Remember the part, though, where I said I adore musicals if they’re done right? None of this is done right, and it's basically a big ol' turd on the screen — just a mess of stupendous stupidity, with dull and dumb dialogue, flat performances, bad jokes and so-so music, most of which is only on the soundtrack, not sung or danced on-screen. It comes to life only briefly, and only for as long as it takes for the 'guest star' big-name acts to perform their one number each.

♦ ♦ ♦

Hold Me While I’m Naked (1966)
YES

streaming freestreaming paid

George Kuchar made his name in indy or DIY cinema, and he did it in San Francisco. His heyday was before I moved there, but his movies were often screened, and I was often in the audience, drawn 50% by the movies' artistic merit — something smart or strange was always happening — and the other 50% because Kuchar played creatively at the edges of pornography. He was an inspiration to John Waters, if that helps you figure where he belongs on your Venn diagram of auteurs.

Despite the title, Hold Me While I’m Naked is more artsy than porny, and to my disappointment it’s a short instead of feature length. Like most of the Kuchar I’ve seen, it was filmed with a hand-held Super-8 or maybe 16mm camera. You have a problem with that? Hey, if you want perfect Hollywood staging and camerawork, you're in the wrong movie.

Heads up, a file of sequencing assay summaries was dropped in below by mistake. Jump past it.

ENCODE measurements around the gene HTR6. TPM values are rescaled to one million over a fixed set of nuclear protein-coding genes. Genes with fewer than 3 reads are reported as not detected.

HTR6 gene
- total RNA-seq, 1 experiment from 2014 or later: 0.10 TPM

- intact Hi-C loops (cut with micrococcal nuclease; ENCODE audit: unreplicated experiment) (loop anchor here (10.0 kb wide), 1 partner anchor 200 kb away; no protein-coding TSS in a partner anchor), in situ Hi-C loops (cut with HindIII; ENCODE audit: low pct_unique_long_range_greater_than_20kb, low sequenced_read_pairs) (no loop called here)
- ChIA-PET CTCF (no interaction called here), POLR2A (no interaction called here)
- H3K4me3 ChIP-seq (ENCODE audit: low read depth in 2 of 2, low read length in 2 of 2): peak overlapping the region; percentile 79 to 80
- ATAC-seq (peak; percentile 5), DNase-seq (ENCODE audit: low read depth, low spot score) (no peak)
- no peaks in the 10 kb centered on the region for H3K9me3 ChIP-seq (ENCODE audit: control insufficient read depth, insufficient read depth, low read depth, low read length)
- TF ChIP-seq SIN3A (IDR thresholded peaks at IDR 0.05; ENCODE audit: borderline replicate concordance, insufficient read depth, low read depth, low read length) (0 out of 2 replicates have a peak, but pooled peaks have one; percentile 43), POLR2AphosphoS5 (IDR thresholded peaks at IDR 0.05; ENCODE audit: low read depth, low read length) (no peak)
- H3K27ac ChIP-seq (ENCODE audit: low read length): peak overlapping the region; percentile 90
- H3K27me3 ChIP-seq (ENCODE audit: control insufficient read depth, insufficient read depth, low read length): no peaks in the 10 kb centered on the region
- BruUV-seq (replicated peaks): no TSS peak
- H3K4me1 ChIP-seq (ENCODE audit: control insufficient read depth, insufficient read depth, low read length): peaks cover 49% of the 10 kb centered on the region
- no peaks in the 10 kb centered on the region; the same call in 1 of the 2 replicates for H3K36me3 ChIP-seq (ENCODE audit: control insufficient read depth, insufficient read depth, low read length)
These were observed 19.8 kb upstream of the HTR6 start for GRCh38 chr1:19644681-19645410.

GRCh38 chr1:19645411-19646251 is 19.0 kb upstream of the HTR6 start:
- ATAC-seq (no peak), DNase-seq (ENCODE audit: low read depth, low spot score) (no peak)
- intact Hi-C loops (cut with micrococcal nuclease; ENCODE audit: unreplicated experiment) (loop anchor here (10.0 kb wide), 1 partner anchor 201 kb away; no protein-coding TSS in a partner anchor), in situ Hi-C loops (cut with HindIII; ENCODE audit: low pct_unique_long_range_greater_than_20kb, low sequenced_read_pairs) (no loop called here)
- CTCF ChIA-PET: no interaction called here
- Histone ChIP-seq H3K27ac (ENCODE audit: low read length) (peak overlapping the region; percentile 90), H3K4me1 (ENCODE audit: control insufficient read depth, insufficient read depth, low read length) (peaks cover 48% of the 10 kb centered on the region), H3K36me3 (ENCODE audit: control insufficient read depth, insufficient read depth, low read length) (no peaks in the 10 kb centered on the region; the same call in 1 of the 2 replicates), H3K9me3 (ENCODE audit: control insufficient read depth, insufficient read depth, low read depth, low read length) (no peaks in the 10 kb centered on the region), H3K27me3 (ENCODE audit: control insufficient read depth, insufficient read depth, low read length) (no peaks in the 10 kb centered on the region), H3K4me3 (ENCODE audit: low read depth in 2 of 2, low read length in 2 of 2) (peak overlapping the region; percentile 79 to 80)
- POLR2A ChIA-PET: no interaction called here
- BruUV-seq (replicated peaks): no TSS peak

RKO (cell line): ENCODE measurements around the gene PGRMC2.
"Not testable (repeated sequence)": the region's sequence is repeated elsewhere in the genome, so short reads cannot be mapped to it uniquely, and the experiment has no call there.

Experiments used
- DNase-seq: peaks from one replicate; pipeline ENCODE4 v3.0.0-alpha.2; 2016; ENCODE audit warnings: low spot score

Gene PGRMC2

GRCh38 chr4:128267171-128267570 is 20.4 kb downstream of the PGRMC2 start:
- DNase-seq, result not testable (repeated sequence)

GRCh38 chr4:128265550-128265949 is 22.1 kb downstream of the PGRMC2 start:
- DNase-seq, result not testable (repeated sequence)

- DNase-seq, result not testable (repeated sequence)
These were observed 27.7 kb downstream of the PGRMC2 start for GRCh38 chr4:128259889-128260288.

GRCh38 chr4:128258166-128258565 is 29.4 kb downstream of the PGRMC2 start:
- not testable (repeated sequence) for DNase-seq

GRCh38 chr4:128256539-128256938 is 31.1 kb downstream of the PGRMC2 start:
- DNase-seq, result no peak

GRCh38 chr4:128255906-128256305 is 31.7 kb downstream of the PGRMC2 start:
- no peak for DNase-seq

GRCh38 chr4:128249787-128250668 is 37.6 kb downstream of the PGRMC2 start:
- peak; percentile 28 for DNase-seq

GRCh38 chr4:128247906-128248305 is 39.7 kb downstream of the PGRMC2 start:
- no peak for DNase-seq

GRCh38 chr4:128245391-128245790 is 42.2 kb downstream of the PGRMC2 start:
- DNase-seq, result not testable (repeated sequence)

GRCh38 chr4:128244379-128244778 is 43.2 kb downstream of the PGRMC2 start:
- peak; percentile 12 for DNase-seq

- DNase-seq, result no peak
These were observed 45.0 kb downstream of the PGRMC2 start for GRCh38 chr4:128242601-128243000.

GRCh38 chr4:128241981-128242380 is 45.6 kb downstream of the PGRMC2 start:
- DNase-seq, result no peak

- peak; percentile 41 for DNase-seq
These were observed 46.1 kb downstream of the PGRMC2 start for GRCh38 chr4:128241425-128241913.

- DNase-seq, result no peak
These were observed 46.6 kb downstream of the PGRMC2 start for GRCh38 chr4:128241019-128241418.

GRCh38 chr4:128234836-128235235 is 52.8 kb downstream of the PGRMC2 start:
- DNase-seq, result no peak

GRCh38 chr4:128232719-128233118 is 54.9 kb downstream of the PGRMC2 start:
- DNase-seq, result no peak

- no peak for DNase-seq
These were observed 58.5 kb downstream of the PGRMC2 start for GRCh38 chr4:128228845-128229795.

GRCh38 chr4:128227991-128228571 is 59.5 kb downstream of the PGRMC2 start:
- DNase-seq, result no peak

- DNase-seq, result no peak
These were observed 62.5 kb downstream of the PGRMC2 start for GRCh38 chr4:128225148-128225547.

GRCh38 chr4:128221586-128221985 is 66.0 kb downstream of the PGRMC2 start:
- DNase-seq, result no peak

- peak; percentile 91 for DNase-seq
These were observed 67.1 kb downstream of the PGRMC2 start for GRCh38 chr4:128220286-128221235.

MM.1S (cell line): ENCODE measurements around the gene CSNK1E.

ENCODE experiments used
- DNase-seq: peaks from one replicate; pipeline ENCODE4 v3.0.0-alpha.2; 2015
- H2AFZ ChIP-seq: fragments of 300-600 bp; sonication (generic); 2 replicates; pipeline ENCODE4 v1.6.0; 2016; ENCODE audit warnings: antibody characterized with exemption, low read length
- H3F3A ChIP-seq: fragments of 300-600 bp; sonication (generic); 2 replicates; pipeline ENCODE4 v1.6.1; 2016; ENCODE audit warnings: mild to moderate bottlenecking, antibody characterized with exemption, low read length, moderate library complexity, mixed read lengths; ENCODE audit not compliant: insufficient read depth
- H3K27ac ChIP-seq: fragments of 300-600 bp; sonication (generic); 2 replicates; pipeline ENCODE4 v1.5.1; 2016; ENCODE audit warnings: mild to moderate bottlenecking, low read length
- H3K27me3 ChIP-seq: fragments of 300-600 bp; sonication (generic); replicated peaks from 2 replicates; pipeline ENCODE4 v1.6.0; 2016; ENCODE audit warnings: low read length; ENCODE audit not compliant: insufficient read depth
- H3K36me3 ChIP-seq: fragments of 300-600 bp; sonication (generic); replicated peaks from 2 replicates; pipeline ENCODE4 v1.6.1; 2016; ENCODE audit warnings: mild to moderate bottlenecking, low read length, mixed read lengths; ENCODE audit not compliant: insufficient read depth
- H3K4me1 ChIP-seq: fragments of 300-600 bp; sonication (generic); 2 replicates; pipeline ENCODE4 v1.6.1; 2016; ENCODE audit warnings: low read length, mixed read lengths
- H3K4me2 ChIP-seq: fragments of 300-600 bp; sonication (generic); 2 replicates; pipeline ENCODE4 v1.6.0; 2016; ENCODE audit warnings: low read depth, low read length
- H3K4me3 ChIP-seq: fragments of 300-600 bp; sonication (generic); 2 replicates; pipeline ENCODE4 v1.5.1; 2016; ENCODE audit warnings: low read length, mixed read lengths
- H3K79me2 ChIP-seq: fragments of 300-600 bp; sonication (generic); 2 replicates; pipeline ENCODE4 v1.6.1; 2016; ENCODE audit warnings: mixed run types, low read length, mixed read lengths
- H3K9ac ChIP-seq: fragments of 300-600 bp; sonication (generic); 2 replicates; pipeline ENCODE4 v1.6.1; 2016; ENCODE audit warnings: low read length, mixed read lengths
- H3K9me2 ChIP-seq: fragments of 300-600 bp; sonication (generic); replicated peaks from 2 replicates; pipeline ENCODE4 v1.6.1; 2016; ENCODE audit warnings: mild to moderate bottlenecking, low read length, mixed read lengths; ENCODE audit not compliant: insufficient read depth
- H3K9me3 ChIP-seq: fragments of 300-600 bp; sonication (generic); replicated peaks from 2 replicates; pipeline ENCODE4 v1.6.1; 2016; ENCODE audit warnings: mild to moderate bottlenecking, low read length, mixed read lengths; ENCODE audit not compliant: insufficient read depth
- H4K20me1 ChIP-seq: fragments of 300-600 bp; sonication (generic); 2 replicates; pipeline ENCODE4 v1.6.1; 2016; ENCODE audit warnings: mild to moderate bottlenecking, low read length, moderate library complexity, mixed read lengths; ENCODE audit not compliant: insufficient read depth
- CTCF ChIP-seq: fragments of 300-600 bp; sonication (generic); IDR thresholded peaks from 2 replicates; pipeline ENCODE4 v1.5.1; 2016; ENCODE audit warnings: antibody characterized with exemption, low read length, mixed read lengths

I'm giving it a YES because my assumption is that, like me, you're interested in the unusual, especially if it's crazy or has hooters. Also, because Kuchar's mother plays the director's mother, who makes him dinner.

The story isn't much, because there isn't much time for a story — it's 17 minutes or so — but it's about a movie starlet who’s tired of always being asked to undress for her big dramatic scenes, so she tells the director she won’t do any more nude shots. "The mysticism of the stained-glass window and the profanity of that brassiere do not go well together," he says, unsuccessfully trying to talk her out of her clothes.

I would happily tell you the deeper meaning of this movie if I knew it or had even a guess, but I don't. It's short, though, never boring, and there's nudity but it's not much more than PG-13. Let's just say it’s frickin’ weird and I enjoyed it, and then it was over. 

♦ ♦ ♦

Symbiopsychotaxiplasm: Take One (1971)
YES

streaming freestreaming paid